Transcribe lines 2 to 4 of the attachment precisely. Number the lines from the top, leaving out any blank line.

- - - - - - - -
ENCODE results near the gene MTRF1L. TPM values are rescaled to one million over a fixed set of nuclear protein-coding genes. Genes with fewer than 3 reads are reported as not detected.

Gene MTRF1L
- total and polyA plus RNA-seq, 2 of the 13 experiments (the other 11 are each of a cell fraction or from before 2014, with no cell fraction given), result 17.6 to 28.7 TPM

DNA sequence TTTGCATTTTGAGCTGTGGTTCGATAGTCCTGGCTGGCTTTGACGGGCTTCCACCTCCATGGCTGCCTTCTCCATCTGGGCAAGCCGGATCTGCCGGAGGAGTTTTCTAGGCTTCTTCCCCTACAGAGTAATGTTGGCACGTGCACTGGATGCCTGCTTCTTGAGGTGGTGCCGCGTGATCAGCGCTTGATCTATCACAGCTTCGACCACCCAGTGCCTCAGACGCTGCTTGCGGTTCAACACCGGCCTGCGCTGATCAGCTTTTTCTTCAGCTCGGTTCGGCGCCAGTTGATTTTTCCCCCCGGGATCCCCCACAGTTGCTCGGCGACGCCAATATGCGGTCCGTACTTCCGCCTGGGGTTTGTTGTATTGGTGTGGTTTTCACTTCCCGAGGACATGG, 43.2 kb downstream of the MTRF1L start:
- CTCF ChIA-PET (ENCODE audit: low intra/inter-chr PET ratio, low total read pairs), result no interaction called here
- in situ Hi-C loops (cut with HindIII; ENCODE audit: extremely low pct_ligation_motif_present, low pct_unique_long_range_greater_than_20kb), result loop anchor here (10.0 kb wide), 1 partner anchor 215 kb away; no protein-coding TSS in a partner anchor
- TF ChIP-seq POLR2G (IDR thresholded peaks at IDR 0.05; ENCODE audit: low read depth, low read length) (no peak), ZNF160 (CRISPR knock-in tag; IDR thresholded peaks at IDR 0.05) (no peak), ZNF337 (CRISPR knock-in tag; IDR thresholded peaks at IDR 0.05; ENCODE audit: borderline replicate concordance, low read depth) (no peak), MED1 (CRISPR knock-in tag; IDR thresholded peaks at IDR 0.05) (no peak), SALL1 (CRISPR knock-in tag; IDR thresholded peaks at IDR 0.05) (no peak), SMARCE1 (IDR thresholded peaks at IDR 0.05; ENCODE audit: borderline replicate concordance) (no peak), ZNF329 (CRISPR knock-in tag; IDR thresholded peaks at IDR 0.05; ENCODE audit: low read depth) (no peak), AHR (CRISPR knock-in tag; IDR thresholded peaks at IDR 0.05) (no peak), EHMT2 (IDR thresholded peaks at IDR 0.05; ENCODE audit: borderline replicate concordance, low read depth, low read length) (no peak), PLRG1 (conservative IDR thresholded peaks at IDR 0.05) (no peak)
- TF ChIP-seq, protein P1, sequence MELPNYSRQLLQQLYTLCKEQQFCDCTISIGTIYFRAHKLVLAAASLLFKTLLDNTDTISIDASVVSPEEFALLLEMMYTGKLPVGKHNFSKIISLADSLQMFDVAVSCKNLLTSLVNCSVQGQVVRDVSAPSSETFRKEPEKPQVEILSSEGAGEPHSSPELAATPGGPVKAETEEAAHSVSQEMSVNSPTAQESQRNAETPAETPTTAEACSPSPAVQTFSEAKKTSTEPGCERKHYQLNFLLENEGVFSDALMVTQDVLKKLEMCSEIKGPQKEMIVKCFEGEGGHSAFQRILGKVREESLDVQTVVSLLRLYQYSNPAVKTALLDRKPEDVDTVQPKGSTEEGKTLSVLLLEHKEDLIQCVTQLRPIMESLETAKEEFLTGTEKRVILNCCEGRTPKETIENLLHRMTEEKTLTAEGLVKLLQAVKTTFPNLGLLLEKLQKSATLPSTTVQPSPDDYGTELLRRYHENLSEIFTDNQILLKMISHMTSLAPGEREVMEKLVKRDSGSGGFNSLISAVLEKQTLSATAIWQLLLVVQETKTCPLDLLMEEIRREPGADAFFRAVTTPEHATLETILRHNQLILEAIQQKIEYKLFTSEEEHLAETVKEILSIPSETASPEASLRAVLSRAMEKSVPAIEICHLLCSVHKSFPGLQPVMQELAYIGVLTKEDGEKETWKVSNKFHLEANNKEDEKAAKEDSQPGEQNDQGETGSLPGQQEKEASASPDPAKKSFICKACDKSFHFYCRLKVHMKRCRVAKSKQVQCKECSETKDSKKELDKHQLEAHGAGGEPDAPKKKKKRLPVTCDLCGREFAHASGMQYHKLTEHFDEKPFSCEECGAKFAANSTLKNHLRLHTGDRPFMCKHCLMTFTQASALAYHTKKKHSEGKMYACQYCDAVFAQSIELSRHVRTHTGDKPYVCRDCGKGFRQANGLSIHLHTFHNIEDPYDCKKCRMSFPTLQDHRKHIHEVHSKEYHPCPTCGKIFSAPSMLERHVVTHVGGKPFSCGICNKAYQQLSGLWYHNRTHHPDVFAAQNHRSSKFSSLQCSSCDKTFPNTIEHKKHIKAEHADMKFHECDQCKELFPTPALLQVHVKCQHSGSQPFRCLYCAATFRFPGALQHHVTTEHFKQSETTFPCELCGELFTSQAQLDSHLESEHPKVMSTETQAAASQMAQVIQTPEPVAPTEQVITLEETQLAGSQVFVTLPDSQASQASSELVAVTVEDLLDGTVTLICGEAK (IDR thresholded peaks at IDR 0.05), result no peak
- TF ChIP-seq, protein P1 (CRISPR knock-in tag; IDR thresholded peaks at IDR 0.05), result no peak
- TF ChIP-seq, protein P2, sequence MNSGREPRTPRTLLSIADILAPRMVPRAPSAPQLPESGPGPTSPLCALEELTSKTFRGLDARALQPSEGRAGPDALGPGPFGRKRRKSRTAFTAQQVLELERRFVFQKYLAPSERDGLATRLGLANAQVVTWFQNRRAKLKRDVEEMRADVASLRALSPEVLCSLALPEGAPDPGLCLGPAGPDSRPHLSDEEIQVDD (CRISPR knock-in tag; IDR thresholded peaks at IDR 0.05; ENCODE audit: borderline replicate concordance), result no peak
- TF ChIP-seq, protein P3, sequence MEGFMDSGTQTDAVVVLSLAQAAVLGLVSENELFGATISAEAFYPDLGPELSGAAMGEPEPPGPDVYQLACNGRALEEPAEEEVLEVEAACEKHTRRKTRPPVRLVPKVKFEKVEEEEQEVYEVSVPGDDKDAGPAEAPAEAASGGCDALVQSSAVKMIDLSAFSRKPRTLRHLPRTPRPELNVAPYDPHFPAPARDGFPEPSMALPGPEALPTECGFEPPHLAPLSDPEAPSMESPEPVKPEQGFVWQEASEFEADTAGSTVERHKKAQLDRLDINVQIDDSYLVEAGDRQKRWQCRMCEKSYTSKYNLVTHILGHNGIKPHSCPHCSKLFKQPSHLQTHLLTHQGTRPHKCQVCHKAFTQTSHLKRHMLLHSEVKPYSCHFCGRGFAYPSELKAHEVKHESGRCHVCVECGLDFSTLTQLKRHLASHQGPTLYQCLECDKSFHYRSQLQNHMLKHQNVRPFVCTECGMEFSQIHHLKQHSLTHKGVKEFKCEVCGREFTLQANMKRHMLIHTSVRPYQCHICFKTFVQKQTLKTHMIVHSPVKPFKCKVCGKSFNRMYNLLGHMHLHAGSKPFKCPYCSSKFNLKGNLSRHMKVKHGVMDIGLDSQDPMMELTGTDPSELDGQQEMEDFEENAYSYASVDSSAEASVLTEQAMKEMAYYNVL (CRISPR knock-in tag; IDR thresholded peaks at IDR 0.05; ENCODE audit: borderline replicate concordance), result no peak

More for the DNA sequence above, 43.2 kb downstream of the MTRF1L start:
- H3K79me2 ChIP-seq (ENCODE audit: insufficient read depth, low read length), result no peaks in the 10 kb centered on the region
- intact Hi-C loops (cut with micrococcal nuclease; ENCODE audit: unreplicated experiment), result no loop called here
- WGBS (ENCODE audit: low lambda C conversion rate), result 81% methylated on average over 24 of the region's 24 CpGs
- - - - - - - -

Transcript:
Gene MTRF1L
- total and polyA plus RNA-seq, 2 of the 13 experiments (the other 11 are each of a cell fraction or from before 2014, with no cell fraction given), result 17.6 to 28.7 TPM

DNA sequence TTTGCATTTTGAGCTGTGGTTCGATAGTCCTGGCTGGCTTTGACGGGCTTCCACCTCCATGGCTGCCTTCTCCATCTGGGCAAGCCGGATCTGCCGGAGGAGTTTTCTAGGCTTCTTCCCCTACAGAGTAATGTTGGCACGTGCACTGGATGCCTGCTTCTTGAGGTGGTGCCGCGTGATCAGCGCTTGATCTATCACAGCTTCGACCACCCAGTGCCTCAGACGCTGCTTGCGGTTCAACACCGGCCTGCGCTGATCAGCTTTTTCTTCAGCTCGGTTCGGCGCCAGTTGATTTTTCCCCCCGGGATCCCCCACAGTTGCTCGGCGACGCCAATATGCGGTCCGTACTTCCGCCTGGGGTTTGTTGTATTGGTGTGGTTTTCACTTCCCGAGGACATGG, 43.2 kb downstream of the MTRF1L start: